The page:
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PLoS Pathog. 2007 Sep 7;3(9):1281-90.

Apoptotic killing of HIV-1-infected macrophages is subverted by the viral envelope glycoprotein.

Author information

1
Program in Molecular Medicine, University of Massachusetts Medical School, Worcester, Massachusetts, USA.

Abstract

Viruses have evolved strategies to protect infected cells from apoptotic clearance. We present evidence that HIV-1 possesses a mechanism to protect infected macrophages from the apoptotic effects of the death ligand TRAIL (tumor necrosis factor-related apoptosis-inducing ligand). In HIV-1-infected macrophages, the viral envelope protein induced macrophage colony-stimulating factor (M-CSF). This pro-survival cytokine downregulated the TRAIL receptor TRAIL-R1/DR4 and upregulated the anti-apoptotic genes Bfl-1 and Mcl-1. Inhibition of M-CSF activity or silencing of Bfl-1 and Mcl-1 rendered infected macrophages highly susceptible to TRAIL. The anti-cancer agent Imatinib inhibited M-CSF receptor activation and restored the apoptotic sensitivity of HIV-1-infected macrophages, suggesting a novel strategy to curtail viral persistence in the macrophage reservoir.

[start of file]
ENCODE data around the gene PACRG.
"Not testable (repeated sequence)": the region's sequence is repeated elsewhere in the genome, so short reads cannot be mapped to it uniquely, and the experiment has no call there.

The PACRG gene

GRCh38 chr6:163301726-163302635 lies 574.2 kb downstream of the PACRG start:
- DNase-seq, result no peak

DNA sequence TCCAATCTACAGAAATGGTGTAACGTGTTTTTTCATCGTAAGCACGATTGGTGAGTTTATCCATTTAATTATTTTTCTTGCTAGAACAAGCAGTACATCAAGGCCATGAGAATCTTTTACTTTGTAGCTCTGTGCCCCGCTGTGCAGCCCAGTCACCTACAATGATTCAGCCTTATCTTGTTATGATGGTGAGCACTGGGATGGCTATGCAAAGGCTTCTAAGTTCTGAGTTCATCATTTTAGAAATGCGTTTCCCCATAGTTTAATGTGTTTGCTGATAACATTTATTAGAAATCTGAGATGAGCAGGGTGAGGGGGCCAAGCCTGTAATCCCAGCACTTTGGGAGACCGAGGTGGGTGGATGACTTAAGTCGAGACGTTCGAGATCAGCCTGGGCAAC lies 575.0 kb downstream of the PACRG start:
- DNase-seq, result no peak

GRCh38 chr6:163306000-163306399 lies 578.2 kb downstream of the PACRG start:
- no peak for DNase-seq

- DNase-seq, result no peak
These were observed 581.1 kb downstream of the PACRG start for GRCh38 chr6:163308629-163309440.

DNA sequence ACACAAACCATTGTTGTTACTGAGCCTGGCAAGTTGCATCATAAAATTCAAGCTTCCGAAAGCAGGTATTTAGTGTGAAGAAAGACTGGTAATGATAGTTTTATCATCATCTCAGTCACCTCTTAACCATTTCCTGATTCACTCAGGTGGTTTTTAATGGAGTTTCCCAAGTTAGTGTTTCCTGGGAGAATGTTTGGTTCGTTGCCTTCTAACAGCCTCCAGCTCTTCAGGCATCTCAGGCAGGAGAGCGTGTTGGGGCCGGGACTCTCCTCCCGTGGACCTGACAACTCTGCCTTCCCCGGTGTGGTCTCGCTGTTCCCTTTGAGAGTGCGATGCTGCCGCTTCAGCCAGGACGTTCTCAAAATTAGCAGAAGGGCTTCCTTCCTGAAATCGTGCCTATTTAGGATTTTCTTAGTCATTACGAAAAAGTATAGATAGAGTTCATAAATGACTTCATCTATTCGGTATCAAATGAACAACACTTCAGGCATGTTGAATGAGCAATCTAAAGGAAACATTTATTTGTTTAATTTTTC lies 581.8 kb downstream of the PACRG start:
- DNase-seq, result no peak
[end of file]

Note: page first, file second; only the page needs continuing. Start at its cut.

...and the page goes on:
PMID:
17907802
PMCID:
PMC2323301
DOI:
10.1371/journal.ppat.0030134
[Indexed for MEDLINE]
Free PMC Article

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